Return policy: Definition, templates, and examples

If you sell products online or offline, you’ll surely encounter customers who want to make returns. You should be prepared with a well thought out return policy. Keep reading to find out what the law says about returns and to view some return policy examples.

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What is a return policy?

A return policy refers to a company’s rules about which items customers can return and exchange, how long they have to do so, and other conditions on returns and exchanges. Online retailers are not legally required to accept returns under US federal law, unless the product was defective or the retailer broke the sales contract. This means that it’s completely up to you as a company whether and how you want to accept returns. However, whatever return policy you decide on should be clearly posted on your website – several states have laws that require retailers to clearly disclose their return policies.

A customer’s experience making returns has a large impact on whether they decide to shop with you again. Returns are a big part of the reality of online shopping - a customer might order an item in multiple sizes in order to try them on at home and see how they fit, or might receive an item only to realize that it doesn’t look like they thought it would based on the product images. In these cases, you’ll want to make the experience as smooth as possible.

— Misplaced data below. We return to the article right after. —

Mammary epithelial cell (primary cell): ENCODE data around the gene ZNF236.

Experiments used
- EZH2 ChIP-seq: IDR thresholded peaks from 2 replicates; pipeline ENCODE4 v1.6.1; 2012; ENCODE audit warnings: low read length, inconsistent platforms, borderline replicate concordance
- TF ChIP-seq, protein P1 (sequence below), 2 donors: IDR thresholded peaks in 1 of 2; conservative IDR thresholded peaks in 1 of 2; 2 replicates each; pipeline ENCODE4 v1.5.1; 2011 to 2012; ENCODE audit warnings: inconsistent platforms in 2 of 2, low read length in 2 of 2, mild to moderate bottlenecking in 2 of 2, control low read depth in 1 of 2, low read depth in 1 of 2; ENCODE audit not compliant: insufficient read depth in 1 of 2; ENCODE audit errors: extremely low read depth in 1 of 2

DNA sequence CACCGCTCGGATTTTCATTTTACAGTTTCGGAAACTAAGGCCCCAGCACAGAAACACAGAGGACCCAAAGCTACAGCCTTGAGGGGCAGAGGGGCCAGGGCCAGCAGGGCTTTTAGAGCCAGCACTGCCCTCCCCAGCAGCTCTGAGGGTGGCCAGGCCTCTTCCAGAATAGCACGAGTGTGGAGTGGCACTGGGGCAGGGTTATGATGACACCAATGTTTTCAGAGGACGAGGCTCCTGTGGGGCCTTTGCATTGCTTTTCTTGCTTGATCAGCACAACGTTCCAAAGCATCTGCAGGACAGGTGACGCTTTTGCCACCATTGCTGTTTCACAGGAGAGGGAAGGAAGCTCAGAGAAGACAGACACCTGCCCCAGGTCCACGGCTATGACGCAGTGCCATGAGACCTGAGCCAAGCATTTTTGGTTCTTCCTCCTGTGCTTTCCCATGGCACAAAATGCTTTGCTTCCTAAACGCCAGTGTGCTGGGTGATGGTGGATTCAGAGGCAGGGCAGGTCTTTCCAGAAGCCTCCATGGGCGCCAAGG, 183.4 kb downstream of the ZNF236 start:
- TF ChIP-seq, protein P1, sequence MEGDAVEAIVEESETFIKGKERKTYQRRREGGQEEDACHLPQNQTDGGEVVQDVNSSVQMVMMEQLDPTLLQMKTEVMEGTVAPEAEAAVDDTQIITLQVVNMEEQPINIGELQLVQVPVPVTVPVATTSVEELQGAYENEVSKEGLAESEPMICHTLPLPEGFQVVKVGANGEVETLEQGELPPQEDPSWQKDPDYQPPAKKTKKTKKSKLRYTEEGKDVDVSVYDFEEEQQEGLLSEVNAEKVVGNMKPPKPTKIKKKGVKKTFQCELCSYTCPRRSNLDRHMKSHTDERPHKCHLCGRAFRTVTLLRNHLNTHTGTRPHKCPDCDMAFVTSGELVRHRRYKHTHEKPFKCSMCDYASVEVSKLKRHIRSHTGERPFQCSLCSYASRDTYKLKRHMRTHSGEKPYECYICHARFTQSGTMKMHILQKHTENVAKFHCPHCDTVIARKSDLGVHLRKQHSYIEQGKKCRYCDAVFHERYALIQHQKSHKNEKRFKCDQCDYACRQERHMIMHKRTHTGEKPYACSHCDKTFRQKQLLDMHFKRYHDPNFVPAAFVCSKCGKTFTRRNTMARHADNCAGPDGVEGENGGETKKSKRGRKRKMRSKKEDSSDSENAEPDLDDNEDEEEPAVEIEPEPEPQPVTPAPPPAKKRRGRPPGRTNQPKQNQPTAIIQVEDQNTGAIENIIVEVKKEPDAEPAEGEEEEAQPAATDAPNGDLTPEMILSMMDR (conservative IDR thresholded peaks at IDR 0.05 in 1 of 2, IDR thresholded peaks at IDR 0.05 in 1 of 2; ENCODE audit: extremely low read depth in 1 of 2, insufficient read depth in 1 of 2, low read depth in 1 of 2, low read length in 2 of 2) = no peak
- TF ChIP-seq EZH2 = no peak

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Returns vs. exchanges

In everyday speech, exchanges and returns are often talked about interchangeably. However, there’s a significant difference between the two words:

  1. Exchange: If you offer your customer the option to exchange a product, they’ll either receive another product of the same value or store credit in the value of the item they returned.
  2. Return: With returns, the customer receives their money back.

It’s up to you whether you want to offer your customers the option to exchange or return items. Many retailers offer both. Whichever option you decide to offer, keep in mind that your return policy is legally binding.

Designing the right return policy for your company

Since there are no rules about what goes into your return policy, it’s up to you to decide what it looks like. Here are some areas you should cover: